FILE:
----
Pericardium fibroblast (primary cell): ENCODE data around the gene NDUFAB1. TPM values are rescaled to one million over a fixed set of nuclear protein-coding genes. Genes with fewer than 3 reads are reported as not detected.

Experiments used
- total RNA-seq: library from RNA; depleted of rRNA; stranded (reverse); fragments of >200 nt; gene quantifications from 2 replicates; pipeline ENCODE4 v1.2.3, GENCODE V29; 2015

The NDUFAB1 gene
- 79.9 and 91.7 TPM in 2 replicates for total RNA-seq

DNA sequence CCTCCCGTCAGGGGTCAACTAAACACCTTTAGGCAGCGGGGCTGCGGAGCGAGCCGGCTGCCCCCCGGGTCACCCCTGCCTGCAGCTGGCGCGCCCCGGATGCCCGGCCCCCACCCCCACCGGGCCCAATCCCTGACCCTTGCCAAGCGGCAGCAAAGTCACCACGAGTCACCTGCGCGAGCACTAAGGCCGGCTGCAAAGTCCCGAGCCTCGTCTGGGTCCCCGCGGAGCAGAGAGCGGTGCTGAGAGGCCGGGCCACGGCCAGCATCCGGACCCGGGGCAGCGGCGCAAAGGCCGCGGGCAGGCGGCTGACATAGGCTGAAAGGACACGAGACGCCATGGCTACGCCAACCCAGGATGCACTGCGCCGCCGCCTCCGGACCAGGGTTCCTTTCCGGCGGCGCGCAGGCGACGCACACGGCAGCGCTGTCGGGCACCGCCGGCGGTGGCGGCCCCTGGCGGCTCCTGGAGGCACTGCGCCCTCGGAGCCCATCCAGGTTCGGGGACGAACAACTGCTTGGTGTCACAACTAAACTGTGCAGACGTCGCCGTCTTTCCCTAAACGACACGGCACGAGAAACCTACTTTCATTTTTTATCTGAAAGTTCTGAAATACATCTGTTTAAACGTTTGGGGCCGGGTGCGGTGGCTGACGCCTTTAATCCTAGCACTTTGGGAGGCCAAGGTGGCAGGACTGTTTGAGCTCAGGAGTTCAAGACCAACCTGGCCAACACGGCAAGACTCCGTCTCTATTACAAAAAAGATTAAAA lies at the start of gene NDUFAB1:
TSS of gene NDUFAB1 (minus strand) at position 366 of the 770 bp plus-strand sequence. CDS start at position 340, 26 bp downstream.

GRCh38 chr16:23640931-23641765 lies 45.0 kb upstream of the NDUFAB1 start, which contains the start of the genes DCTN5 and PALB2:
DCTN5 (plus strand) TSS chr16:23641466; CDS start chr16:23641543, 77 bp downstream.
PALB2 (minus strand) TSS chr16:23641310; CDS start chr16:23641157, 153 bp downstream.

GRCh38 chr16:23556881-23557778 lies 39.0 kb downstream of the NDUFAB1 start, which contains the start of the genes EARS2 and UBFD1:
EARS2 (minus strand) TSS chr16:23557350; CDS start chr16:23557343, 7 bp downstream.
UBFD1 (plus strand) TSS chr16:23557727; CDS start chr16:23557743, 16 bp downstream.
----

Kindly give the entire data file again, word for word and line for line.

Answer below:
Pericardium fibroblast (primary cell): ENCODE data around the gene NDUFAB1. TPM values are rescaled to one million over a fixed set of nuclear protein-coding genes. Genes with fewer than 3 reads are reported as not detected.

Experiments used
- total RNA-seq: library from RNA; depleted of rRNA; stranded (reverse); fragments of >200 nt; gene quantifications from 2 replicates; pipeline ENCODE4 v1.2.3, GENCODE V29; 2015

The NDUFAB1 gene
- 79.9 and 91.7 TPM in 2 replicates for total RNA-seq

DNA sequence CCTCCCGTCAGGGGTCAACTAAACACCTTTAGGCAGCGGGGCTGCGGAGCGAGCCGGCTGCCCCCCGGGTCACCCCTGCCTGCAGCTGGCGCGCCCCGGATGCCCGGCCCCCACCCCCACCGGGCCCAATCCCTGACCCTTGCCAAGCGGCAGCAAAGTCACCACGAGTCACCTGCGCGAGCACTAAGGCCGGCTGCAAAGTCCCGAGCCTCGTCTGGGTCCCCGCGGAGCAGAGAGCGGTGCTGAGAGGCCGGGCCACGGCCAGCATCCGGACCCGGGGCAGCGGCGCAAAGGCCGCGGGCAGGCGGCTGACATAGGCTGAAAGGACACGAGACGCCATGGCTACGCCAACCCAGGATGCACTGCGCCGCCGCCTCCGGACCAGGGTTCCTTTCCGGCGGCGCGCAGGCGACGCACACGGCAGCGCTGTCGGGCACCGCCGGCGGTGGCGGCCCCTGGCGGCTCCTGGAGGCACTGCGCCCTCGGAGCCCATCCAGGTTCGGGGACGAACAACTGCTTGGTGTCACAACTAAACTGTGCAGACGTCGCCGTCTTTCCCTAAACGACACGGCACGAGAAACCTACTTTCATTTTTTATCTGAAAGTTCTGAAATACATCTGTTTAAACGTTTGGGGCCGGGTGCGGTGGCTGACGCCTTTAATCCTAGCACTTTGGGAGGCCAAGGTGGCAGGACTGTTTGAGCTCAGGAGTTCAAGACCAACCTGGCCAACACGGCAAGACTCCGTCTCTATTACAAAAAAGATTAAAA lies at the start of gene NDUFAB1:
TSS of gene NDUFAB1 (minus strand) at position 366 of the 770 bp plus-strand sequence. CDS start at position 340, 26 bp downstream.

GRCh38 chr16:23640931-23641765 lies 45.0 kb upstream of the NDUFAB1 start, which contains the start of the genes DCTN5 and PALB2:
DCTN5 (plus strand) TSS chr16:23641466; CDS start chr16:23641543, 77 bp downstream.
PALB2 (minus strand) TSS chr16:23641310; CDS start chr16:23641157, 153 bp downstream.

GRCh38 chr16:23556881-23557778 lies 39.0 kb downstream of the NDUFAB1 start, which contains the start of the genes EARS2 and UBFD1:
EARS2 (minus strand) TSS chr16:23557350; CDS start chr16:23557343, 7 bp downstream.
UBFD1 (plus strand) TSS chr16:23557727; CDS start chr16:23557743, 16 bp downstream.